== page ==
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Informed by Learning: Interview with Joe Valerio and Randy Mattheis of Valerio Dewalt Train Associates about education for the future at the University of Chicago Laboratory Schools

"We wanted to dive deeply into the culture of the school and understand its core values, so one of the first things we did was to participate in its daily life."

By ArchNewsNow
February 19, 2014


October 2013 saw the opening of Earl Shapiro Hall, the new early education center for the University of Chicago Laboratory Schools. It’s the first phase of a multiphase expansion and renovation that the venerable institution – founded by philosopher John Dewey in 1896 – embarked on in 2007. Renovation of the school’s existing Gothic Revival campus is underway, and a new arts wing is also planned. Joe Valerio, FAIA, and Randy Mattheis, AIA, principals of Valerio Dewalt Train Associates, which designed the project with FGM Architects, talk about the unusual role that research played in shaping the design.

 

How did the design for this project evolve, and where did the research element come in?

 

Joe Valerio: The University of Chicago invited a long list of firms to send qualifications for the Laboratory Schools project. FGM Architects was one of those firms – they’re well-known for their schools – and after going on a walkthrough at the university, FGM called and asked if we were interested in joining forces. We thought they would be a great partner, and we’ve been interested in working for the University of Chicago for years. We immediately said, “We need to find out more about the future of education and bring that information to bear.” And so our two firms submitted a qualifications package that emphasized this.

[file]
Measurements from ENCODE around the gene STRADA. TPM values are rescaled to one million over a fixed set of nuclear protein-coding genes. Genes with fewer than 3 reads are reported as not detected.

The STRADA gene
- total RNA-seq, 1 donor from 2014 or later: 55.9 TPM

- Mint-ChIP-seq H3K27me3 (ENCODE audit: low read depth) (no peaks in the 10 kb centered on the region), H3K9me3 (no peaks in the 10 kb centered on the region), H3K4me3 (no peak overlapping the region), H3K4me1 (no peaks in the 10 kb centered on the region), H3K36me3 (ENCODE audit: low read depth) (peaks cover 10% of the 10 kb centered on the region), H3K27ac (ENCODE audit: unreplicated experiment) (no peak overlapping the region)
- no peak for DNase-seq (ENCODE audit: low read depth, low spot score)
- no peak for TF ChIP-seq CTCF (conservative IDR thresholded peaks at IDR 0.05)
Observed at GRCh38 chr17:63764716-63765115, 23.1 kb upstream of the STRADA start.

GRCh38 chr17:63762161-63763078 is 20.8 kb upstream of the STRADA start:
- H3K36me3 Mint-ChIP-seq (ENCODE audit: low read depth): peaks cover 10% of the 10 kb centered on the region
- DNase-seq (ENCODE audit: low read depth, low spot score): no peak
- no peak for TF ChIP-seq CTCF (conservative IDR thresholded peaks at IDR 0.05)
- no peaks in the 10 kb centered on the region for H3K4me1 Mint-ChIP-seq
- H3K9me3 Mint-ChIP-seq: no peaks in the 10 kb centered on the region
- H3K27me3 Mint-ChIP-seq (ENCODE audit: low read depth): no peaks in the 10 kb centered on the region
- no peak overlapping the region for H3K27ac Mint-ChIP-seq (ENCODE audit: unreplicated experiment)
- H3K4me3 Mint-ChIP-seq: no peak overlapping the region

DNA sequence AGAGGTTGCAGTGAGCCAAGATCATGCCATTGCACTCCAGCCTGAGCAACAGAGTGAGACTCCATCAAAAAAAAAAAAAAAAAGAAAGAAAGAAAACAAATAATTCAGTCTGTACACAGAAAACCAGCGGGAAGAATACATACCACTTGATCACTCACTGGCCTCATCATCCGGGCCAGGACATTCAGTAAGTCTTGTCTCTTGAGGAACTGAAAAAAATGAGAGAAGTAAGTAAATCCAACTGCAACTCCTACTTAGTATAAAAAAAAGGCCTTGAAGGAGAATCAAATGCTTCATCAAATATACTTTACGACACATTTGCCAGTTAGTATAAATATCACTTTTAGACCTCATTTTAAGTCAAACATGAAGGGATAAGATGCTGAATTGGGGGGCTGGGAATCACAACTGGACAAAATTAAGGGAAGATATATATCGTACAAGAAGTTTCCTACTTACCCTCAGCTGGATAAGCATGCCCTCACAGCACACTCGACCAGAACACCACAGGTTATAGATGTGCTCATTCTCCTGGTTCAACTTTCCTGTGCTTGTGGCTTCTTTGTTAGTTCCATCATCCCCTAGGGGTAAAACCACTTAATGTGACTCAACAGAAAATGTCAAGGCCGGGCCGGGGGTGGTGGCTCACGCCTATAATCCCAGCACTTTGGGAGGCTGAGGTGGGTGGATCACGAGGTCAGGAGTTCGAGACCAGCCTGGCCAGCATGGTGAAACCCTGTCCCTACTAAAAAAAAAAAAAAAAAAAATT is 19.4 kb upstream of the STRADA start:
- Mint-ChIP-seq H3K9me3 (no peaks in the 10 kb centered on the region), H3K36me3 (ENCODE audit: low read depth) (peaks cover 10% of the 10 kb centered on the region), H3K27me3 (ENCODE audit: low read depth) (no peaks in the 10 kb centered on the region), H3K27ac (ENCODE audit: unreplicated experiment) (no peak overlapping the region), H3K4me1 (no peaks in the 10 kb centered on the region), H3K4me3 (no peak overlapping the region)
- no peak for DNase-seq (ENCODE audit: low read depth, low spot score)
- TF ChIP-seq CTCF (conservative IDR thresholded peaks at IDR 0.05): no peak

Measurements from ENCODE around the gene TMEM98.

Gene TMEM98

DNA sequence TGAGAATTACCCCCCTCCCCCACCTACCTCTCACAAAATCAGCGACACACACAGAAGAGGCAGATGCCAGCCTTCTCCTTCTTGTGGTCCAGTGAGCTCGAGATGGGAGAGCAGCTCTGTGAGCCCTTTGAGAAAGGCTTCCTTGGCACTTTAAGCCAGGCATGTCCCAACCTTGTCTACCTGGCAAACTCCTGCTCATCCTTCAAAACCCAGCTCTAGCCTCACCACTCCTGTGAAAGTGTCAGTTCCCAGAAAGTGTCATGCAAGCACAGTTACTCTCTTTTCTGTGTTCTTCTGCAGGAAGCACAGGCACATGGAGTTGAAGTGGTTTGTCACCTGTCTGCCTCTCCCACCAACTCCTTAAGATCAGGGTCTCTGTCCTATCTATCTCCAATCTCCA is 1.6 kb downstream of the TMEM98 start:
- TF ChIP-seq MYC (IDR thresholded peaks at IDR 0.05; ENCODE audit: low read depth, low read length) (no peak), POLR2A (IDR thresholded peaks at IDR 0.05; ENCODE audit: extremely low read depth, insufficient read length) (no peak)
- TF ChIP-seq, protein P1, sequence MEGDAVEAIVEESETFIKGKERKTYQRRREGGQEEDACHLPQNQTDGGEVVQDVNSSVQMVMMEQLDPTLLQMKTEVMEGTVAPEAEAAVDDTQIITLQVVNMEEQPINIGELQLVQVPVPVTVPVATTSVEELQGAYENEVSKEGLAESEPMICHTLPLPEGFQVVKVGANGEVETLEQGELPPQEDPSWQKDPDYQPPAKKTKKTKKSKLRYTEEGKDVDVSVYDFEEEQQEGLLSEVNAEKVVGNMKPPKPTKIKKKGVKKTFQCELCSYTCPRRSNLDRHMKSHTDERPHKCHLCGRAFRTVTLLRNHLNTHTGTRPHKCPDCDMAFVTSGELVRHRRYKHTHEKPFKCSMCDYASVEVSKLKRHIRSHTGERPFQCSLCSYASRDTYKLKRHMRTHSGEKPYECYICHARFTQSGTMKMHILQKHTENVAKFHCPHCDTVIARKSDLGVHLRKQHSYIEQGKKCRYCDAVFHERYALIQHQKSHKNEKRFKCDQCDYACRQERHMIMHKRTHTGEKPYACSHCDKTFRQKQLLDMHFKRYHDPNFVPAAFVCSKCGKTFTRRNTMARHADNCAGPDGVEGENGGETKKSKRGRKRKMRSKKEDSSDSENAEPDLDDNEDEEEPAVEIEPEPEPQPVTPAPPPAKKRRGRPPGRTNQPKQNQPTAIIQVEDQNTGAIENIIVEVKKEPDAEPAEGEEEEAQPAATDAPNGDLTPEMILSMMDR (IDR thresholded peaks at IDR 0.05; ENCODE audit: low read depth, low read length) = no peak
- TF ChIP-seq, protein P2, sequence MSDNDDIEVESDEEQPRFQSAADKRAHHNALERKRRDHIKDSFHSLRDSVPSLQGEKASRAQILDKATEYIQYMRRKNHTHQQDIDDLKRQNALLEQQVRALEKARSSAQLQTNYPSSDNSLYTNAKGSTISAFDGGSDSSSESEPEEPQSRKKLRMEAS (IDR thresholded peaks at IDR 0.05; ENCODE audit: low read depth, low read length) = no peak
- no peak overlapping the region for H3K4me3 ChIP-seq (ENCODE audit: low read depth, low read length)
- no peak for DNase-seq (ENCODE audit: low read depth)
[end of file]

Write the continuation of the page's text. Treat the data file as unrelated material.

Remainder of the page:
Randy Mattheis: At the interview, we presented our approach: an exhaustive research phase to start, along with the programming. We would look at best practices and benchmarking, we would have conversations with stakeholders, and we would immerse ourselves for a couple of weeks – we would essentially live at the school. And we would look beyond the project to ask, “Where is education going in the next 10, 20, 50 years?”

 

What did the immersion phase involve?

 

JV: We wanted to dive deeply into the culture of the school and understand its core values, so one of the first things we did was to participate in its daily life. We attended classes in every division, from the nursery and kindergarten all the way up to high school classes. One day, we helped prepare and serve lunch to the kids. Randy even got up at 6:00 one morning and rode the bus with kids from the Near North Side.

 

RM: There’s actually a stop in front of the building where I live!

 

JV: We went to plays. We went to a high school varsity basketball game. We watched kids being dropped off and picked up. I spent an entire day shadowing a high school student.

 

What else?